Timothy Sinclair was a political scientist who wrote extensively on the politics of global finance. He was an expert on the major American credit rating agencies, Moody's Investors Service, Standard & Poor's, and Fitch.
Sinclair was born in Taumarunui, New Zealand in 1963, and was educated at Taumarunui Primary School, and at St. Andrew's College and the University of Canterbury in Christchurch. In 1988 and 1989 he worked as a trainee analyst at the New Zealand Treasury in Wellington. Sinclair completed his Ph.D. at York University in Toronto and joined the University of Warwick in 1995. He has been a visiting scholar at Harvard University, the University of York (UK), and the University of Sheffield.
Upton Beall Sinclair Jr. was an American writer, muckraker, political activist and the 1934 Democratic Party nominee for Governor of California who wrote nearly 100 books and other works in several genres. Sinclair's work was well known and popular in the first half of the 20th century, and he won the Pulitzer Prize for Fiction in 1943.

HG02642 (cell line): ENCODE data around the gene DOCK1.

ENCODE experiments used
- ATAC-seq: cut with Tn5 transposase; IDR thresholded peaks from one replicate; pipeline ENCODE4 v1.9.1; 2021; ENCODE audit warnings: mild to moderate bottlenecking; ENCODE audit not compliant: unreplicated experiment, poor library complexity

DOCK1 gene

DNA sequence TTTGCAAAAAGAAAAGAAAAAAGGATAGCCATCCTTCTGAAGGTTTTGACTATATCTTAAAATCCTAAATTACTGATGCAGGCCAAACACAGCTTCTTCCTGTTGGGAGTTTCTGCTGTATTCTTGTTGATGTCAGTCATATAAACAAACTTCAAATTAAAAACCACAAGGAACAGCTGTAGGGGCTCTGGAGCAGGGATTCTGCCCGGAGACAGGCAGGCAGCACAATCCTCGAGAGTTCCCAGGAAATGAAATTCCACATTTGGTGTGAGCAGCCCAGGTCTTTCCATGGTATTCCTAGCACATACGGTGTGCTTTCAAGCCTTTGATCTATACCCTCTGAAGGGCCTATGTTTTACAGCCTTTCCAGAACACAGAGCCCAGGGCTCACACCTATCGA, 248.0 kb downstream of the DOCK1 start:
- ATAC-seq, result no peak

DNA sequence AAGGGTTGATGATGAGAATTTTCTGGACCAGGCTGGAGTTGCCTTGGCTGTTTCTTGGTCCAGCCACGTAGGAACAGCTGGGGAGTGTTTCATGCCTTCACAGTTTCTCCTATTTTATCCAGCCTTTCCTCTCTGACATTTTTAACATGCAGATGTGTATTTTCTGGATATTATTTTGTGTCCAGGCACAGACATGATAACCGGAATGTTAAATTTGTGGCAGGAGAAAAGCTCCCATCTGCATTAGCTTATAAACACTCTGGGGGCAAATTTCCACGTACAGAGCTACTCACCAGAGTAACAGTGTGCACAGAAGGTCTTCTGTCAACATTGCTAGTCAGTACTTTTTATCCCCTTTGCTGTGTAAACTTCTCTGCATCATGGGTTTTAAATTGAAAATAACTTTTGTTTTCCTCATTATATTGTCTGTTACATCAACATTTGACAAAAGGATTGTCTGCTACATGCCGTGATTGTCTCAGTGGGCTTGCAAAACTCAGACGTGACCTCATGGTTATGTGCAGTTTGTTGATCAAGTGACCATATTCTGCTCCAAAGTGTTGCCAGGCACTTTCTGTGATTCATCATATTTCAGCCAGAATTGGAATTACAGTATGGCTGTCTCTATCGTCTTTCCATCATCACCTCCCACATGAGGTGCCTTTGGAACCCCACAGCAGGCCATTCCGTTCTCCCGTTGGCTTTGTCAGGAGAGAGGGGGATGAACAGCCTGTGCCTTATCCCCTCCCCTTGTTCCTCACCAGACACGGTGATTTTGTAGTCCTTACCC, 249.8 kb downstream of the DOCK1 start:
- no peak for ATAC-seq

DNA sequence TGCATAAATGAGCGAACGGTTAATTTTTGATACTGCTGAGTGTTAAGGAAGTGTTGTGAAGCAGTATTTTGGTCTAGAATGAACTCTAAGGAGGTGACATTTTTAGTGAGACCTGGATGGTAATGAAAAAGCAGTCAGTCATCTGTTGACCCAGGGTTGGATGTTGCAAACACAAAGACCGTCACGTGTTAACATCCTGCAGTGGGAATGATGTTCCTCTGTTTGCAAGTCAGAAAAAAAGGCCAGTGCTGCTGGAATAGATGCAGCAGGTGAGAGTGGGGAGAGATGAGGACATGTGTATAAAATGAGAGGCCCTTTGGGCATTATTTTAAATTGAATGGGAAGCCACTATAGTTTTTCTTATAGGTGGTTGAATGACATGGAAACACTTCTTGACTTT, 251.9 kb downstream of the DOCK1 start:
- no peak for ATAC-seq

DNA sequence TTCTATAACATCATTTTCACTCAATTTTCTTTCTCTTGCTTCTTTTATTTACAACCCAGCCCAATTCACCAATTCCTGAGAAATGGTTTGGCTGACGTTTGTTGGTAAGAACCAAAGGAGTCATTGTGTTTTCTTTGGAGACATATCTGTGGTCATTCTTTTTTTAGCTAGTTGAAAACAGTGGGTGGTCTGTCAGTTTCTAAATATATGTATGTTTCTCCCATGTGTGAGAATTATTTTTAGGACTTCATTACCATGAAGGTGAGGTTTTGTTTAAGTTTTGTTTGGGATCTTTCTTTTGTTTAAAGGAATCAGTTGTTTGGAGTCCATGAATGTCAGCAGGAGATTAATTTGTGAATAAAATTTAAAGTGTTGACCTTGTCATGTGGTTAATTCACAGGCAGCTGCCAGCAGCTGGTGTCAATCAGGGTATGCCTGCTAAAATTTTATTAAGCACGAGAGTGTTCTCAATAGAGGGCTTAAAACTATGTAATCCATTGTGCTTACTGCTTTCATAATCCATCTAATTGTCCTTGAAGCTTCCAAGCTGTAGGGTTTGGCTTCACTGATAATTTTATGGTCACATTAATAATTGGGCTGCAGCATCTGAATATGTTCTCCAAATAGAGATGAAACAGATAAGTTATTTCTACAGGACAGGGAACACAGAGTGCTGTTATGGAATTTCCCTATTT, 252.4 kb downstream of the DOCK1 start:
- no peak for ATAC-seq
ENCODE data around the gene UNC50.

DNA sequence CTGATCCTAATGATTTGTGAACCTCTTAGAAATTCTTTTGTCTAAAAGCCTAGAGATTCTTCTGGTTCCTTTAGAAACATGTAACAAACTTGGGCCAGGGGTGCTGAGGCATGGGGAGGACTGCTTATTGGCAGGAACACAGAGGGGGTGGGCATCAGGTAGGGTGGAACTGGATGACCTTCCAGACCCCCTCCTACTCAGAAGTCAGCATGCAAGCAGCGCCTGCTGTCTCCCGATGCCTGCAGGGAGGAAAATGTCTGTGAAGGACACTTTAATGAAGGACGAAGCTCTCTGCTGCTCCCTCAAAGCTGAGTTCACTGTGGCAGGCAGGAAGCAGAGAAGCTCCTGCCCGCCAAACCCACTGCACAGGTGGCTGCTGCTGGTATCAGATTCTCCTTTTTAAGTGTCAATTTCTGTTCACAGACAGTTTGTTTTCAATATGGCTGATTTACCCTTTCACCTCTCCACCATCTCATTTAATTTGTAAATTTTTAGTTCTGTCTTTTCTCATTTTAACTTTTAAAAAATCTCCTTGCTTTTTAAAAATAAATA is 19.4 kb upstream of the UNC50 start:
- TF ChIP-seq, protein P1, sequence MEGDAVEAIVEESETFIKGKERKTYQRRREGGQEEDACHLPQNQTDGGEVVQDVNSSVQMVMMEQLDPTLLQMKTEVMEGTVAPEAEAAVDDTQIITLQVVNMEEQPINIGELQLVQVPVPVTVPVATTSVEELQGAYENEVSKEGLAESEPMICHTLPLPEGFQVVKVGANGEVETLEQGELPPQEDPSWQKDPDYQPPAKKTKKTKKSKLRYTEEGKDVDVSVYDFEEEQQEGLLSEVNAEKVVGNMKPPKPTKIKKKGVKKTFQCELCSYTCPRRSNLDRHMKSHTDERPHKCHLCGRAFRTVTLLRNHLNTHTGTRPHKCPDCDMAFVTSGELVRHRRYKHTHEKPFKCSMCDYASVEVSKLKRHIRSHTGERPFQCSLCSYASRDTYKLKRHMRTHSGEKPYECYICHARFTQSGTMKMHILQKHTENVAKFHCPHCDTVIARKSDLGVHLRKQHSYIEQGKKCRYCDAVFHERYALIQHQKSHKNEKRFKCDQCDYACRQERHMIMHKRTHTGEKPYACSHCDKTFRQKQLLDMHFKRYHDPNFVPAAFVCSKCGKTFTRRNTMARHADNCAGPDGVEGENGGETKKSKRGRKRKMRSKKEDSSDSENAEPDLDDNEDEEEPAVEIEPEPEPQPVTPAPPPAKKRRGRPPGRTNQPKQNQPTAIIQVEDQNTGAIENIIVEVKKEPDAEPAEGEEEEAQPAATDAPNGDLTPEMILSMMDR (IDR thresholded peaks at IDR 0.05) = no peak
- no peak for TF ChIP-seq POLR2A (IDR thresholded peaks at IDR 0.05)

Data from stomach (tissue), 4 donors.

Sir Walter Nash was a New Zealand politician who served as the 27th prime minister of New Zealand in the Second Labour Government from 1957 to 1960. He is noted for his long period of political service, having been associated with the New Zealand Labour Party since its creation.
Taumarunui is a small town in the King Country of the central North Island of New Zealand. It is on an alluvial plain set within rugged terrain on the upper reaches of the Whanganui River, 65 km south of Te Kuiti and 55 km west of Turangi. It is under the jurisdiction of Ruapehu District and Manawatū-Whanganui region.
The King Country is a region of the western North Island of New Zealand. It extends approximately from the Kawhia Harbour and the town of Otorohanga in the north to the upper reaches of the Whanganui River in the south, and from the Hauhungaroa and Rangitoto Ranges in the east to near the Tasman Sea in the west. It comprises hill country, large parts of which are forested.